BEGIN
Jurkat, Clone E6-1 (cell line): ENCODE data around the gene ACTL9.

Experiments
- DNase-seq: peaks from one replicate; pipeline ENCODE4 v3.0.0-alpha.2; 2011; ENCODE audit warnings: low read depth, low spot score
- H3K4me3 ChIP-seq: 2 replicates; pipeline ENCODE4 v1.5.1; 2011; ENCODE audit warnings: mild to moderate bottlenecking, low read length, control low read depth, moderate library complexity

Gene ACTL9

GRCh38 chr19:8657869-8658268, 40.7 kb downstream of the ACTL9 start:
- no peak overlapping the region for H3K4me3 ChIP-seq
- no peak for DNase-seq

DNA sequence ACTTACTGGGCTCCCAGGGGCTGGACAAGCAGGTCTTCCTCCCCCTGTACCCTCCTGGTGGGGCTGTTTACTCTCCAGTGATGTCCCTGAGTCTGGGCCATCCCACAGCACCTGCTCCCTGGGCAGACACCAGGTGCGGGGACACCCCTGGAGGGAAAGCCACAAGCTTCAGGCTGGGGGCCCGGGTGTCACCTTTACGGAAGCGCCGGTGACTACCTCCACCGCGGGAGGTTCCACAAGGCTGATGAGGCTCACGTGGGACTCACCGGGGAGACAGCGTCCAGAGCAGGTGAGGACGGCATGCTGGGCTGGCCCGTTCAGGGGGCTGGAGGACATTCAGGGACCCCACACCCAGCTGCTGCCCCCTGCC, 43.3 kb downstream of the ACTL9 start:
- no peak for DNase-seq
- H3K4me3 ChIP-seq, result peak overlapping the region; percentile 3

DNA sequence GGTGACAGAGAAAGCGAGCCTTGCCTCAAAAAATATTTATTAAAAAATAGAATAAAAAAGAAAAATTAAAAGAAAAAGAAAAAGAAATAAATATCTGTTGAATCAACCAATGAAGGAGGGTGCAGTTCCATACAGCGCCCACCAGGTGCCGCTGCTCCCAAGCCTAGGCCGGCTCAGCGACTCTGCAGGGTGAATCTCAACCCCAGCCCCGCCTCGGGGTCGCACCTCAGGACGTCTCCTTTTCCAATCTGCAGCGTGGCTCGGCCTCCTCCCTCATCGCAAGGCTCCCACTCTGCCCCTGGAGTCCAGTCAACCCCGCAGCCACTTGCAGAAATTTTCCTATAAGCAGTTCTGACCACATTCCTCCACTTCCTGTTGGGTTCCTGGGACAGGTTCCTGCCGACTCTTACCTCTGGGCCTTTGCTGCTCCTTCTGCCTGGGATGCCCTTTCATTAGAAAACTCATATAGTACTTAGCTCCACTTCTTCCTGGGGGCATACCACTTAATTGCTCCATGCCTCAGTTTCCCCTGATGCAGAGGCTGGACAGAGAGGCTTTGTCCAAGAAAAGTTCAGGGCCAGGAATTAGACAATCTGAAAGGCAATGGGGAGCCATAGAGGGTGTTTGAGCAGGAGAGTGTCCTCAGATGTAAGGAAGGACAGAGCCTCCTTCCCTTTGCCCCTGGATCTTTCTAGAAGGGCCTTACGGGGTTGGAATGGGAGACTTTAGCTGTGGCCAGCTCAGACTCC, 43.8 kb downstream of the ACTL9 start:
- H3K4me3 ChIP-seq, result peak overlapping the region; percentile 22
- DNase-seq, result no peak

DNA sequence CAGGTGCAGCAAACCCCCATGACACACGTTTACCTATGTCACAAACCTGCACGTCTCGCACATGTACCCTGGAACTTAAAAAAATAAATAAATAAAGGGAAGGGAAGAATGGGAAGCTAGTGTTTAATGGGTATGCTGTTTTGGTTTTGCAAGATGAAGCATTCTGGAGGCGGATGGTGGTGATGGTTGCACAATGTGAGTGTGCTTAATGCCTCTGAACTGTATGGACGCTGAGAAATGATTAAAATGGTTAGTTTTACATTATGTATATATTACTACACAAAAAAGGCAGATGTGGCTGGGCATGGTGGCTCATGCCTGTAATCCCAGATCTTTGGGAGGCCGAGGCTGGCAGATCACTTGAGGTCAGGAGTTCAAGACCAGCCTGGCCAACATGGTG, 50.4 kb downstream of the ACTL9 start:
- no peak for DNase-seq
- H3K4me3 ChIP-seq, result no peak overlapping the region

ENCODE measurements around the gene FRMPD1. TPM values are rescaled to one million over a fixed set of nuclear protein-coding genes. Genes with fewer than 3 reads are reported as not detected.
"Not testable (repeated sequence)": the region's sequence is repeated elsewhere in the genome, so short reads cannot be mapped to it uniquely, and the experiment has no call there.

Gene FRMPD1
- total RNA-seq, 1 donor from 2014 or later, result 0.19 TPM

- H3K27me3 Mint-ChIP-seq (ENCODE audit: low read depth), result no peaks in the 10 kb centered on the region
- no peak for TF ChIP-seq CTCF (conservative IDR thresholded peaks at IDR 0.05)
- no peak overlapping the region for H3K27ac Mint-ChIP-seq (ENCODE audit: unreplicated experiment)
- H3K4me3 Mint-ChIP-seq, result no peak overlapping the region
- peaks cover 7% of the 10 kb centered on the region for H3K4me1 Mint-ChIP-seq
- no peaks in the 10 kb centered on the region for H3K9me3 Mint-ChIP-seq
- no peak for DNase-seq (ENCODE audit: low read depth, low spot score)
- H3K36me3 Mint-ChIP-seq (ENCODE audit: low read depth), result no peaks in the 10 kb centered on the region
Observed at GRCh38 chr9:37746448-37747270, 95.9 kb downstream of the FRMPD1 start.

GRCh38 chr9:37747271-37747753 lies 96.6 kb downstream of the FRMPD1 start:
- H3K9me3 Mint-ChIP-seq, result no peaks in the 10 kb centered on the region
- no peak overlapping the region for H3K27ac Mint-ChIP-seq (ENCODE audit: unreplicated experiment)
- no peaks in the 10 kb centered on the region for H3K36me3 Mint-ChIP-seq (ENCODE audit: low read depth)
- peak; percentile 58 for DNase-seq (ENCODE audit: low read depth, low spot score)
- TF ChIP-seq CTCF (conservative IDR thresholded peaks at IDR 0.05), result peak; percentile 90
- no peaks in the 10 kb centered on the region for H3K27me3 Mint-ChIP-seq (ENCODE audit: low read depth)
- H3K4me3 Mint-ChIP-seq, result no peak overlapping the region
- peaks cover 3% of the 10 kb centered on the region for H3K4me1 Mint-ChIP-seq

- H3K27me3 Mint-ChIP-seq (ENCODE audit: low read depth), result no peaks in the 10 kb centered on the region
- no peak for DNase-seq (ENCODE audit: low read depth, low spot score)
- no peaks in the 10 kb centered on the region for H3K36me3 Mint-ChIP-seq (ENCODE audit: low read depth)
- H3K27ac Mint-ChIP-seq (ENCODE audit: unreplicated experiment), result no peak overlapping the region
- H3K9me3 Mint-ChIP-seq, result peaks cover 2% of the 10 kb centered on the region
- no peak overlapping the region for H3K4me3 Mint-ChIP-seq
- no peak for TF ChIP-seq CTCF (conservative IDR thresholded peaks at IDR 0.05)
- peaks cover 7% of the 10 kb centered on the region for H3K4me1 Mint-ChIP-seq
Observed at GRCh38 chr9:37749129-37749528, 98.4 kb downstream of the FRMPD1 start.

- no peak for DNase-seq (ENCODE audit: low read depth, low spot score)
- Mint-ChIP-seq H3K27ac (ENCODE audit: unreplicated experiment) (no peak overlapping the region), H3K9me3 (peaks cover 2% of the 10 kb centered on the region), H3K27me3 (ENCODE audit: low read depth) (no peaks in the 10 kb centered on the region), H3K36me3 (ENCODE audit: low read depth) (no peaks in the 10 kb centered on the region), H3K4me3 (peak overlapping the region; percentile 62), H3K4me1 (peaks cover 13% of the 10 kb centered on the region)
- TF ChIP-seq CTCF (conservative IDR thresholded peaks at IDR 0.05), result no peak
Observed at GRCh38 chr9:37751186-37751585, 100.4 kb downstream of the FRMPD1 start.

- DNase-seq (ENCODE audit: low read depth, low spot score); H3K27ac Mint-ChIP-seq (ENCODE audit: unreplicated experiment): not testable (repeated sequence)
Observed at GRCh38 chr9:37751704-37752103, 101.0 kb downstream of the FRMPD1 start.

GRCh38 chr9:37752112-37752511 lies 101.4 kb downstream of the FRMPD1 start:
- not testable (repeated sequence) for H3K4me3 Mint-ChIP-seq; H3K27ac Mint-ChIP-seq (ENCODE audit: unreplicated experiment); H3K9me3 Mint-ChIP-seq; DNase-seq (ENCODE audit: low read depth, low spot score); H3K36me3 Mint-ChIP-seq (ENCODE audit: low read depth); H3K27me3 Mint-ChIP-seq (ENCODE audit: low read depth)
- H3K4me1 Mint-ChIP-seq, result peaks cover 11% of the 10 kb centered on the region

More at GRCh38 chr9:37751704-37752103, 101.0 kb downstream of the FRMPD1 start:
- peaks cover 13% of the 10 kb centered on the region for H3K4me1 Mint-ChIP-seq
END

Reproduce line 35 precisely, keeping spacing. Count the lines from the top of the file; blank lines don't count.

- peak; percentile 58 for DNase-seq (ENCODE audit: low read depth, low spot score)